Cocaine Cowboys

Cocaine Cowboys, a 2006 documentary, is a film about the influx of Columbian cocaine into Miami in the 1970’s and 1980’s and the effects of this drug trafficking on the city of Miami. The level of violence that was allowed to occur during this period was truly shocking. People were dying at extreme levels and the film showed the various reasons for this ridiculous death toll. Many people find it hard to believe that an entire city could function with this much crime running rampant through its streets. The key to this is the money that was flowing through all parts of Miami society. Someone could enter Miami with very little money and with a few connections could end up having millions of dollars. The drug trade simply makes too much money to ever be completely controlled and it’s the citizens of South America that suffer the most. For almost no money they have to produce these drugs in awful conditions and with great risk to their health. The Miami citizens suffer as well however when there are shootouts between different gangs and other drug related deaths. The Coletta Youngers article describes the difference of suffering with “The collateral damage of the United States war on drugs is not evident on U.S city streets where illicit drugs remains as cheap and readily available as ever—but it is far to evident to the people of Columbia, Peru, and Bolivia”.

Police corruption was rampant throughout Miami during the period the film showed. An extreme example of this was police cars actually trafficking the cocaine to designated distributors. The film showed very well that money, above anything, is enough motivation to turn cops into the criminals they should be attempting to capture. While most cops didn’t actually participate in the trade, a little money was enough to persuade them to look the other way. A question that comes up and the film debates is how high this corruption actually goes. The Contras, Cocaine,  and Covert Operations article brings up some cocaine corruption with “Reagan administration officials interceded on behalf of José Bueso Rosa, a Honduran general who was heavily involved with the CIA’s contra operations and faced trial for his role in a massive drug shipment to the United States. In 1984 Bueso and co-conspirators hatched a plan to assassinate Honduran President Roberto Suazo Córdoba; the plot was to be financed with a $40 million cocaine shipment to the United States, which the FBI intercepted in Florida”. For the cocaine trade to ever really slow down, the federal government must find a way to end corruption at all levels.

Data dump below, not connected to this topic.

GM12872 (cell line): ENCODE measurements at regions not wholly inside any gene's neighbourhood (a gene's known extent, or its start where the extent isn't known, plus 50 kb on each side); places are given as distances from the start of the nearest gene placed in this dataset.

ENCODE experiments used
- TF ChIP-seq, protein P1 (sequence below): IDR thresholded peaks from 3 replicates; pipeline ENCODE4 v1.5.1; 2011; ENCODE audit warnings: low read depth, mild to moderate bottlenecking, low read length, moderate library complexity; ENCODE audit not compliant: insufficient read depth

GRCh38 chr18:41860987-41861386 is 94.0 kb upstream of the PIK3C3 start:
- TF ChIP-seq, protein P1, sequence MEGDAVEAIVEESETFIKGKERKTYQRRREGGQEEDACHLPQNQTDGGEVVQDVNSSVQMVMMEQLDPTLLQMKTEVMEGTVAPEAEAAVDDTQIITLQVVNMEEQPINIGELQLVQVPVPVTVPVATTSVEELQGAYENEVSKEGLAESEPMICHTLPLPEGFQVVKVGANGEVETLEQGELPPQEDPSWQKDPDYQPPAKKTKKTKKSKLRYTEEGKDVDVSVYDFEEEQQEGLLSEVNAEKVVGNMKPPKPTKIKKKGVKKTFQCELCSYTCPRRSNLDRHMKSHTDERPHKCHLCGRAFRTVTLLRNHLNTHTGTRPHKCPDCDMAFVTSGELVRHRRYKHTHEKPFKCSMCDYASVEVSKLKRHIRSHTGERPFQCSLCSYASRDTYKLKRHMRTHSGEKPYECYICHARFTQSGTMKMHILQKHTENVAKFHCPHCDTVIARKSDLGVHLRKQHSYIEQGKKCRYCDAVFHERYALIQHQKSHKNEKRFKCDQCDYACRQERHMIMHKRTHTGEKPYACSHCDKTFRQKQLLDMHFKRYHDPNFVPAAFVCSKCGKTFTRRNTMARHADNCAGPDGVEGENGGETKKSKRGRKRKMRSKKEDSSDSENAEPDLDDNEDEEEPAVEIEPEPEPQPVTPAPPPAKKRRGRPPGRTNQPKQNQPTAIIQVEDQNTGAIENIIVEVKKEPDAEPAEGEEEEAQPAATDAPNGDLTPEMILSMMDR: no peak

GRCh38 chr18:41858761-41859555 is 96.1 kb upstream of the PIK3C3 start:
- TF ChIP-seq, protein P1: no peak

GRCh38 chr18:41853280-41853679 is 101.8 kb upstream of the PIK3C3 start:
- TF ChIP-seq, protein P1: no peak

A very shocking part of the film was how easily cocaine distributors could get the drug into the country and take care of anyone who stood in their way. Hitmen would kill without mercy and everyone was a potential target. In the 70s the whole system was much less violent then what would occur in the 80’s. Drug dealers began fighting among each other and would eventually turn it into a drug war with thousands of people eventually dying. This along with the thousands of Cubans and Columbians entering the city caused the violence to escalate to extremely scary levels. The film ended very happily, showing the new Miami that if not free from drugs, is at least a much safer place. It is ironic that the Miami we know today was made based on drug money from cocaine.